Construction starts in New York City were down 16 percent in the first half of 2012, the New York Building Congress announced this morning.
A total of $6.6 billion-worth of new construction projects launched in New York City during the first 6 months of this year, down from the $7.9 billion achieved in the first part of 2011 and down $4 billion from the first half of 2010.
The weakest sector in this time period was commercial and retail construction, which fell to $3.2 billion after achieving an encouraging $6.1 billion figure in the first half of 2011.
“I think that is the biggest question mark in this market,” said Richard Anderson, president of the New York Building Congress.
Among the factors affecting the number of construction starts for office buildings are the decline of amount of space per employee, a stagnant job market, and the number of lease renewals at existing properties.
“The cost of construction is so high, and when it is done, the property taxes are enormous,” Mr. Anderson added. “If we are going to continue to to be one of the world’s leading business centers, we need a vibrant office market. This means new state-of-the-art buildings, and right now we have not been building them,” he added.
Two of the most prominent construction starts in 2012 was the $400 million renovation of Macy’s flagship store at Herald Square and the ongoing renovation of the Winter Garden at the World Financial Center, worth an estimated $250 million. The start of Edward Minskoff’s 51 Astor Place was the most notable office construction start, despite being a modestly sized 12-story office building.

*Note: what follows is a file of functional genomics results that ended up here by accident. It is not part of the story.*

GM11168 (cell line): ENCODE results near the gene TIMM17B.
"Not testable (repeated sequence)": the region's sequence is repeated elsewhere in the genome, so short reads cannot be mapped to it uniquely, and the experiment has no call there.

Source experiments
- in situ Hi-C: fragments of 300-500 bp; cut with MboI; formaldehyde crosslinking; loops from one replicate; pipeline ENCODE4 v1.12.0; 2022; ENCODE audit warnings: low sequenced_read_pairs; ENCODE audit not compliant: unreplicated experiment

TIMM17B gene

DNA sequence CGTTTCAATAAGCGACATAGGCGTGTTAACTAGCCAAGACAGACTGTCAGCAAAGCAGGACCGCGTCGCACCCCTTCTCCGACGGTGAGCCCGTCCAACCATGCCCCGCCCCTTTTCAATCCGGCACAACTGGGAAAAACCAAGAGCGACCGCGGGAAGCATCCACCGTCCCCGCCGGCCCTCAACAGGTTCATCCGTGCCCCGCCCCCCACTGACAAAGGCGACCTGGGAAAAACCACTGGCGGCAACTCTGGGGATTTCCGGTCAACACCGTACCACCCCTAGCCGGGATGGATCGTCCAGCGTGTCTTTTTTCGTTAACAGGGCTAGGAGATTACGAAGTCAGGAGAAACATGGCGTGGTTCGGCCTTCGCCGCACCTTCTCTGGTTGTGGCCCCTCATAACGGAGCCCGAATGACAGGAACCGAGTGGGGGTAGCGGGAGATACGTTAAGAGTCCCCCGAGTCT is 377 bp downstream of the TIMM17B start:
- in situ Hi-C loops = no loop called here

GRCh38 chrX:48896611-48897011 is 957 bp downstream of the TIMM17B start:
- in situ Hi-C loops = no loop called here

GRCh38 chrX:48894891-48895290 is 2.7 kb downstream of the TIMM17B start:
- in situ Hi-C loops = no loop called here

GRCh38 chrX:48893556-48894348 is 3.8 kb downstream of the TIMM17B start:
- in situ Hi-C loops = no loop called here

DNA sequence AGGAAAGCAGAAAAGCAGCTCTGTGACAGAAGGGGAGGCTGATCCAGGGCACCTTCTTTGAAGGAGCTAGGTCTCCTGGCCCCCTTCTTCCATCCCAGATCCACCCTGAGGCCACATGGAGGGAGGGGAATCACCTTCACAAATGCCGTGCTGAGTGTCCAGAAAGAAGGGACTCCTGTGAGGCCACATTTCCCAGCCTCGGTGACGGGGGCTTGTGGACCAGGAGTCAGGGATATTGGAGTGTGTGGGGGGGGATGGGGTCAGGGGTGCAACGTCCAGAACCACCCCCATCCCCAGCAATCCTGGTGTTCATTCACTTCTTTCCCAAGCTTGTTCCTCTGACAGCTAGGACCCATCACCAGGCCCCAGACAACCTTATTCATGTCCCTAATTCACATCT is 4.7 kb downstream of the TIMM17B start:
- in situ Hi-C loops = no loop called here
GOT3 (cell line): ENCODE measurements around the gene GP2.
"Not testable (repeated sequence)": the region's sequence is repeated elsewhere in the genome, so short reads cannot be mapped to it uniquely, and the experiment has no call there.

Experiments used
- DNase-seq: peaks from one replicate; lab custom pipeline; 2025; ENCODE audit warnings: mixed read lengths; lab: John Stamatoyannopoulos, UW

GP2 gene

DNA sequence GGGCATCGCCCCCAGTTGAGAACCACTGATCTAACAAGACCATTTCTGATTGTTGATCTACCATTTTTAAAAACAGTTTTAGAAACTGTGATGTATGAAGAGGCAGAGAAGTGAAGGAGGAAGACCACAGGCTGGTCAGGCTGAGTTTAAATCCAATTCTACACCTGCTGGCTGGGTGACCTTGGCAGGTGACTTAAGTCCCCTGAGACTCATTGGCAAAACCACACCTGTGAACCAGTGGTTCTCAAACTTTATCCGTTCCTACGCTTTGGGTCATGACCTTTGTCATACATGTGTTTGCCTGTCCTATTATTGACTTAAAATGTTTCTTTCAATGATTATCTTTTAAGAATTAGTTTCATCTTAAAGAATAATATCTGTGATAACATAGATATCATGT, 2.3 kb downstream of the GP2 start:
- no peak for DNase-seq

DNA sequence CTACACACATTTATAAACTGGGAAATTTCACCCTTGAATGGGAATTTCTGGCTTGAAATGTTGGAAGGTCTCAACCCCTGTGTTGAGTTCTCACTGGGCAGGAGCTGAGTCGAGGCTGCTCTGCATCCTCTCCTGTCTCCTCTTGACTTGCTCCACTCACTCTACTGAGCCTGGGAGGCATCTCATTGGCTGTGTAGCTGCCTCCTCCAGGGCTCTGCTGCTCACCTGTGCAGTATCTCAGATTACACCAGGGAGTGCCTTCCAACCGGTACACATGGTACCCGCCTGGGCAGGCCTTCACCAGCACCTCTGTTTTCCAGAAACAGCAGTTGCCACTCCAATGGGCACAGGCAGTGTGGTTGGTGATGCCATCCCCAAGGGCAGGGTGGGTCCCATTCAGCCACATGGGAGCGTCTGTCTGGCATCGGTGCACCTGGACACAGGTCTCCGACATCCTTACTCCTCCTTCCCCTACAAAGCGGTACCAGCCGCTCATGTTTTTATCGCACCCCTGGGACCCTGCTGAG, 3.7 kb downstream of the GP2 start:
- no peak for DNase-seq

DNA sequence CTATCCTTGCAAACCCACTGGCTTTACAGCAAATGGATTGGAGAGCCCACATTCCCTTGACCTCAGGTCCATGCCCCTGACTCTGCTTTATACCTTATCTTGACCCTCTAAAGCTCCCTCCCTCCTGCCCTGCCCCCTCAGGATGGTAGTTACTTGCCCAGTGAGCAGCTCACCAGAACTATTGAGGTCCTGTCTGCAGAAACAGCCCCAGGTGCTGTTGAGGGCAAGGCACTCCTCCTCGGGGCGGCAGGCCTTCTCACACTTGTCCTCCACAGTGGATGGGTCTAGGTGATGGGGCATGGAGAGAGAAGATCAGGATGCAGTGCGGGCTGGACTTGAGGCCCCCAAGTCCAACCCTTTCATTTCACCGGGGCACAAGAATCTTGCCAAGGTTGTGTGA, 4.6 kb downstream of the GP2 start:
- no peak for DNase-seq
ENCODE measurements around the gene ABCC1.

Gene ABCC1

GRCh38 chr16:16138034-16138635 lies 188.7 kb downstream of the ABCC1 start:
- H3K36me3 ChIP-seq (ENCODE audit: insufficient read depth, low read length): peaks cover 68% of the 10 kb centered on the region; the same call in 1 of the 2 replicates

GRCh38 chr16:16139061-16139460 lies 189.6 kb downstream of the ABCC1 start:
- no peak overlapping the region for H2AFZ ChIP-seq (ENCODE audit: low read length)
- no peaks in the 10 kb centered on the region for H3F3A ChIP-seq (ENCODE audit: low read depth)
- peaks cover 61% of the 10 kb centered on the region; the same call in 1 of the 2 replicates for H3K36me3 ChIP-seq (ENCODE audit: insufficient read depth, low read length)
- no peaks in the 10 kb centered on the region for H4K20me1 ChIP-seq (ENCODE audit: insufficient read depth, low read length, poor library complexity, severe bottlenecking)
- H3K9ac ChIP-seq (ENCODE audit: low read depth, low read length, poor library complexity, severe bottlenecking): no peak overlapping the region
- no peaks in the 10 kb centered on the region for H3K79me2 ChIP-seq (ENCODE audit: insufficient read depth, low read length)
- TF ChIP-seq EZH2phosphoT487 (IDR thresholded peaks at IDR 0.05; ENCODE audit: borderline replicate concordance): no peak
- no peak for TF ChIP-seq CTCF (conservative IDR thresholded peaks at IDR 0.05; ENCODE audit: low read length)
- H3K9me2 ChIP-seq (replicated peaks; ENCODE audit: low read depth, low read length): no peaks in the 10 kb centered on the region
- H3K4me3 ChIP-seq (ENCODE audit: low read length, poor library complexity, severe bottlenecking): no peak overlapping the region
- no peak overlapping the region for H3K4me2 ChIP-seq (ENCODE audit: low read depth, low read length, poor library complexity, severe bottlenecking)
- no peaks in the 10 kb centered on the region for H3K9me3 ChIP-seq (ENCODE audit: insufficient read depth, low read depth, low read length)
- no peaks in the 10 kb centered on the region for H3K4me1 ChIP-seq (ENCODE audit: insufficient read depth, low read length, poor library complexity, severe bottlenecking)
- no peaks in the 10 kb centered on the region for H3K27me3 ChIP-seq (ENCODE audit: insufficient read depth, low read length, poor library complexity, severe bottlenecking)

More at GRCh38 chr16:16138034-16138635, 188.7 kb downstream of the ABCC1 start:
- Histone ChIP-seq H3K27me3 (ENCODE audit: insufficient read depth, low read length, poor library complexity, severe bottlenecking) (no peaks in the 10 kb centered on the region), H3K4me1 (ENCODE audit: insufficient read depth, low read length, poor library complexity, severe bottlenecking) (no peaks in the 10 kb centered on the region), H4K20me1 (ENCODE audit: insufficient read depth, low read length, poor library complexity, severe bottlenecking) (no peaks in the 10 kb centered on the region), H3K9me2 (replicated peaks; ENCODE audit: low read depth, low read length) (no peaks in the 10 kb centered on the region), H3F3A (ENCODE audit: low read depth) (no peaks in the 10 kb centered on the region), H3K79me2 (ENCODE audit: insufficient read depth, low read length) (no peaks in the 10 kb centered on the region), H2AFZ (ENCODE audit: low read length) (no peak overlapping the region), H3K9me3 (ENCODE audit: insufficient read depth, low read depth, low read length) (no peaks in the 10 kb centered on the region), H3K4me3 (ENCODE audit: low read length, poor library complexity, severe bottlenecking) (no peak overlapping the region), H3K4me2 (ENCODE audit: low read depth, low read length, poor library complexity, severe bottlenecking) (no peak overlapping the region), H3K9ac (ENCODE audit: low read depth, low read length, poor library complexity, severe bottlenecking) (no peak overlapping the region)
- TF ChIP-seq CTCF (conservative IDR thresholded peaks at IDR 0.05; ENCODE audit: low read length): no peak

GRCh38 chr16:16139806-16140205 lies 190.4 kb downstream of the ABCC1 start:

The overall drop in construction starts aside, the value of residential construction starts showed encouraging signs of improvement. That number jumped to $1.9 billion from $929 million in the first half of 2011, and was a welcome return to a billion-dollar figure in Mr. Anderson’s eyes.
“The trend is unmistakably in the right direction,” said Mr. Anderson.
Projects like The Avalon West Chelsea, Baccarat Hotel Residences New York, and 150 Charles Street all contributed to residential construction’s strong performance.
Public projects also saw an increase in the dollar amount of construction starts in the first half of 2012, going up to $1.5 billion from the $906 million during the same time period last year. Public sector projects like a $242 million plan to connect West 60th Street to the Third Water Tunnel and the Second Avenue Subway development contributed to the public sector’s strong first-half performance.
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